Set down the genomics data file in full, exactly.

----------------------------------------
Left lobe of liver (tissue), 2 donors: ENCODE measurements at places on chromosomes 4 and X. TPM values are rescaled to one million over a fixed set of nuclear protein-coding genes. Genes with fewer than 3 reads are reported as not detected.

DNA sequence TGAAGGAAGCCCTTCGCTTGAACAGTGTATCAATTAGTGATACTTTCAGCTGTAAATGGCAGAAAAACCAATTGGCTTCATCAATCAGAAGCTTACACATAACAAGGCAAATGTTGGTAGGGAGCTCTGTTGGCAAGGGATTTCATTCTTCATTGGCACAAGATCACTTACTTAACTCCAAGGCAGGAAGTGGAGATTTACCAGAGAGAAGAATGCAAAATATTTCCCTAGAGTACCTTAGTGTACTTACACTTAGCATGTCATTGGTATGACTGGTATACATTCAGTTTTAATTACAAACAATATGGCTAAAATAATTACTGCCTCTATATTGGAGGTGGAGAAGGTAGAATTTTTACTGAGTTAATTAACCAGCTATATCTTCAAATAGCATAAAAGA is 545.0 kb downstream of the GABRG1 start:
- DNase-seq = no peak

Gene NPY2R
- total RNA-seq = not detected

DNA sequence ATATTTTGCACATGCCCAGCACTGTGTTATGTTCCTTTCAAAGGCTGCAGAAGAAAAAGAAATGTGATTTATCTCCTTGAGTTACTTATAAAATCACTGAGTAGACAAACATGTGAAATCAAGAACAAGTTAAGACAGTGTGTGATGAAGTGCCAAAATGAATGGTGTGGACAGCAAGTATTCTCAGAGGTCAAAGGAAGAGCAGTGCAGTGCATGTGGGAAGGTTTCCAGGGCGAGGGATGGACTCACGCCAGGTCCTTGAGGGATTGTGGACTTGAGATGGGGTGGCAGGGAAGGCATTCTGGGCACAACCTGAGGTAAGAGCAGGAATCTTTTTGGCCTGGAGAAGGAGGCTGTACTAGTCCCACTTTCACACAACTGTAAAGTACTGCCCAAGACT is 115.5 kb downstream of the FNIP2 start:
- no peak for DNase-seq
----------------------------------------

Left lobe of liver (tissue), 2 donors: ENCODE measurements at places on chromosomes 4 and X. TPM values are rescaled to one million over a fixed set of nuclear protein-coding genes. Genes with fewer than 3 reads are reported as not detected.

DNA sequence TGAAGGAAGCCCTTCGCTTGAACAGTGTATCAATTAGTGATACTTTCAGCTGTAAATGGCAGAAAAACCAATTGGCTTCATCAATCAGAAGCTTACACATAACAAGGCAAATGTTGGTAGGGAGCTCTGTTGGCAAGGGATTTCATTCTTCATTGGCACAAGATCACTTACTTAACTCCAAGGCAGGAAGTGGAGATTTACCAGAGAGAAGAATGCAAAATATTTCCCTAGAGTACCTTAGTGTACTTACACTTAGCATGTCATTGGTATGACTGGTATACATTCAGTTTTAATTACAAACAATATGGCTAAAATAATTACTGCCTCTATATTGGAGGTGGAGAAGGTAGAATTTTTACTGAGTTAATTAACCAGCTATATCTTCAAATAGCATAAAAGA is 545.0 kb downstream of the GABRG1 start:
- DNase-seq = no peak

Gene NPY2R
- total RNA-seq = not detected

DNA sequence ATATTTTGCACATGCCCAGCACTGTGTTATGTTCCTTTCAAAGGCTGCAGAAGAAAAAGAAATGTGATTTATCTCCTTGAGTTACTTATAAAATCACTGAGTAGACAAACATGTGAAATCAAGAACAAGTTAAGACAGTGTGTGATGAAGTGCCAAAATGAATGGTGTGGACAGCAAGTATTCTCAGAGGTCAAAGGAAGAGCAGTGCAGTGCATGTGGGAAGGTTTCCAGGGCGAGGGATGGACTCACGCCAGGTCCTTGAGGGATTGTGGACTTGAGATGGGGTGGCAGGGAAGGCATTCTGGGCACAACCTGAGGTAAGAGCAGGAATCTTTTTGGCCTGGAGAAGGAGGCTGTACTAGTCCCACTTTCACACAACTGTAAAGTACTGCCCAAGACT is 115.5 kb downstream of the FNIP2 start:
- no peak for DNase-seq